The Primary Care Fiscal Cliff Has Already Eroded

News of the pending “fiscal cliff” is ubiquitous these days as we await the rebirth of bipartisanship. The stakes are high as the fiscal cliff brings expiring tax breaks and spending reductions. The sense of urgency is palpable given the scope and depth of the impact. In health care, the cliff means a potential $11 billion reduction in Medicare payments based on a 2 percent payment cut.  For physicians, this is on top of a scheduled 27 percent reduction in Medicare payments unless Congress intervenes. For primary care physicians, the impending cliff is not just a new precipice but a further erosion to a cliff that once was.

Consider the following:

  • Primary care practice income rose just $500 from 2008-2011(1)
  • Operating expenses of a practice continues to rise each year
  • Primary care physicians can spend an average of 13 hours a week of uncompensated care worth over $30,000 in lost revenue a year (2)
  • The cost of a traditional electronic health record can easily exceed $20,000 in the first year with a 5-year projected cost approaching $50,000 per physician

Individually these trends make sustaining an independent primary care practice harder; collectively they can be overwhelming. No wonder that fewer physicians are choosing primary care and that the profession is forecast to have a shortage of over 45,000 physicians over the next decade (3).Our own research at Hello Health identified practice finances as one of two issues keeping primary care physicians up at night this year (the other is EHR).

Can further cliff erosion be avoided? Can primary care physicians pull back from (or climb back up) the proverbial cliff? No one measure is going to be the secret pill for recovery; however, now more than ever we need to look at the business of primary care and how we can do things differently and better.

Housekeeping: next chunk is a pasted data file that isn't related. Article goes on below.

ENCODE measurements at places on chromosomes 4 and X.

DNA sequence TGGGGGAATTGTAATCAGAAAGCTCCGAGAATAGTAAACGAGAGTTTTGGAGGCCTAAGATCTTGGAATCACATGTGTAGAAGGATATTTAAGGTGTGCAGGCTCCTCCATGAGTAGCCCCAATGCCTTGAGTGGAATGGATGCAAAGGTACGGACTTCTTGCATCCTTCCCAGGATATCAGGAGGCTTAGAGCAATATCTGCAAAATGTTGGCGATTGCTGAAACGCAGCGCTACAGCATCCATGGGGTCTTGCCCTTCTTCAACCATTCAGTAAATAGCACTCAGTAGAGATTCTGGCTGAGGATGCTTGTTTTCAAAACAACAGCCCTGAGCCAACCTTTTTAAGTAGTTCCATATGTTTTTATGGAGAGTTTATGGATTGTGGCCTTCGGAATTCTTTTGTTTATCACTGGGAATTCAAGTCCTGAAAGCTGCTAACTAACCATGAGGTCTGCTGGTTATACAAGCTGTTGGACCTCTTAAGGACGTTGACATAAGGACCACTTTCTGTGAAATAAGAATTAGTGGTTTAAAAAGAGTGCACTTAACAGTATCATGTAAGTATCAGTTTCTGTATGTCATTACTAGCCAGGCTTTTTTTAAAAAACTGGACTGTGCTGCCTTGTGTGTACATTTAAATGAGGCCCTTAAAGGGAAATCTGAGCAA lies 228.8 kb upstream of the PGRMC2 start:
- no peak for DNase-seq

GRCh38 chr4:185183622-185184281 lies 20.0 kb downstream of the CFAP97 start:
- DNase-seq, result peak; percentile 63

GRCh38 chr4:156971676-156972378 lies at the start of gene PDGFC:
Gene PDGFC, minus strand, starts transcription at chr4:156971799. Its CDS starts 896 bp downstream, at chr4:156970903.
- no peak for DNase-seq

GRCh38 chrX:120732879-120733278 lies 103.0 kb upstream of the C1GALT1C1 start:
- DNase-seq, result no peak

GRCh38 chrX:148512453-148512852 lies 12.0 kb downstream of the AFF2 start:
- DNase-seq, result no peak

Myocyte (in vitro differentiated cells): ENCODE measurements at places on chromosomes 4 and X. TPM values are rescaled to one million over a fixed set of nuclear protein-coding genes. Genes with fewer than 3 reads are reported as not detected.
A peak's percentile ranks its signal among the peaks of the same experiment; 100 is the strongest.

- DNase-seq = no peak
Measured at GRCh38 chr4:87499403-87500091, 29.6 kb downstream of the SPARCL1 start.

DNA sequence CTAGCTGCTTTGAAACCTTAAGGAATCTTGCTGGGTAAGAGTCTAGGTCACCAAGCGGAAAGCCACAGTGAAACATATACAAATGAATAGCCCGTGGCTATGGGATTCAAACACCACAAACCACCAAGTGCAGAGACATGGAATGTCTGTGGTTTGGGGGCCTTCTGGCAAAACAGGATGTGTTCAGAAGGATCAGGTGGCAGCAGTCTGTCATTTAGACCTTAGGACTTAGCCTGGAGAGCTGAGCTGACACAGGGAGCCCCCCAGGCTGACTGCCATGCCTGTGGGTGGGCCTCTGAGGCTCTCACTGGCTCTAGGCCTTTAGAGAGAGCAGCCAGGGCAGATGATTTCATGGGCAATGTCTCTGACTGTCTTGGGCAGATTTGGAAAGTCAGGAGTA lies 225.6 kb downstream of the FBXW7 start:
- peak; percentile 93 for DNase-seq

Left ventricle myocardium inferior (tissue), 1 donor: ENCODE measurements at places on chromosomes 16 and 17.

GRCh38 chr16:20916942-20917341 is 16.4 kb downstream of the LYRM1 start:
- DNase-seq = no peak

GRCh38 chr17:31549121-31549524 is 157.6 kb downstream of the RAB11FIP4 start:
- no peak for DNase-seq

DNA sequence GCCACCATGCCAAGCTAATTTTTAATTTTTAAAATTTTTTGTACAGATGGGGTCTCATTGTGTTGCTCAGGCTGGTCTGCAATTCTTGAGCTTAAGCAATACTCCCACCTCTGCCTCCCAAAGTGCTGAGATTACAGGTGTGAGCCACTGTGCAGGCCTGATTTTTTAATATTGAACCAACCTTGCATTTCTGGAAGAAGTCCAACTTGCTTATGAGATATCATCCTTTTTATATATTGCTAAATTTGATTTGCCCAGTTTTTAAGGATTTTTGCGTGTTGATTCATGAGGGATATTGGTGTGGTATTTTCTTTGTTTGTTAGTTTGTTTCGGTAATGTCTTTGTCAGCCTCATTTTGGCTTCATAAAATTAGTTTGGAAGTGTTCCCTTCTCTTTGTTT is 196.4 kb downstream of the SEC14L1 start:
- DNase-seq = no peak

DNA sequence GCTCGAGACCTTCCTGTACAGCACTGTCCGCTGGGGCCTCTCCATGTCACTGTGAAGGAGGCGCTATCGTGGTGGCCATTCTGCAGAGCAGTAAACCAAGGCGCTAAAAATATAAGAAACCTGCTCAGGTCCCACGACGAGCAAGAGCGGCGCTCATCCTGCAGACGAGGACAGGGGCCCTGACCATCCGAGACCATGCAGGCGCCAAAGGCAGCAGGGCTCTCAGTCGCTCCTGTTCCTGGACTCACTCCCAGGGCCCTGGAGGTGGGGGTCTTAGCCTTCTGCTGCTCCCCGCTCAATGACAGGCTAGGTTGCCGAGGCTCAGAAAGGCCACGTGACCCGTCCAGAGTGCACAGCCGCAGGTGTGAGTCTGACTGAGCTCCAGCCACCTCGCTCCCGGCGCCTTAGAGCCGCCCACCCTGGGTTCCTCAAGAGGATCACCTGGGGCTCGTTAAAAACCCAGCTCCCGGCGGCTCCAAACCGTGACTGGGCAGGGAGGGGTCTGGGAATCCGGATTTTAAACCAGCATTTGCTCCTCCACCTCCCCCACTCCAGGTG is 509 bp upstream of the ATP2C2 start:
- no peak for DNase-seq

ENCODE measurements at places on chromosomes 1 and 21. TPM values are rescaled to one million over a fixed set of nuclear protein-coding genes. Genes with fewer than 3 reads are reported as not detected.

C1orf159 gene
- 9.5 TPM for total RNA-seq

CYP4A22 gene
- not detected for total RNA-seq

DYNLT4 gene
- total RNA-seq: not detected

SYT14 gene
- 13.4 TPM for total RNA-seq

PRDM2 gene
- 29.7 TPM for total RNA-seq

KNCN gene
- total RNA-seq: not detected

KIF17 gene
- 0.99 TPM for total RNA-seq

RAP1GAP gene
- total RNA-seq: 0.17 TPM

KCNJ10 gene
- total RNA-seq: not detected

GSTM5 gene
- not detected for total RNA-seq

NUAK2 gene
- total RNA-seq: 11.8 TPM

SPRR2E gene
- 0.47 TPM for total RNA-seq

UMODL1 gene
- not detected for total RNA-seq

With tens of thousands of primary care physicians still to select their first electronic health record and thousands more looking at replacing their original choice, the investment in an EHR, as one of the most significant business decisions a practice will make, is a key place to start.

An EHR does not need to burden a practice with a high initial cost outlay, high monthly payments and long-term financial obligations. Instead an EHR can be a source for New Revenue™ – earned by providing patients with a better experience created by a bi-directional platform with brings patient and physician together with more access, convenience and shared knowledge. An EHR can help physicians receive compensation for more of the work they do. Fundamentally an EHR should be looked at as a PCP tool; a “Partnership Catalyst Platform” – engaging patient, practice and physician as partners in the health of the patient and in so doing the financial wellness of the practice. For more information , please visit

  1. Primary care wages: The great stagnation
  2. Source: Sonoma County Medical Association (SCMA) Survey, 2002
  3. AAMC Center for Workforce Studies, June 2010
About the Author
Stephen Armstrong

Stephen Armstrong is senior vice president for Hello Health, the revenue generating EHR platform for primary care practices supporting practice vitality through patient engagement.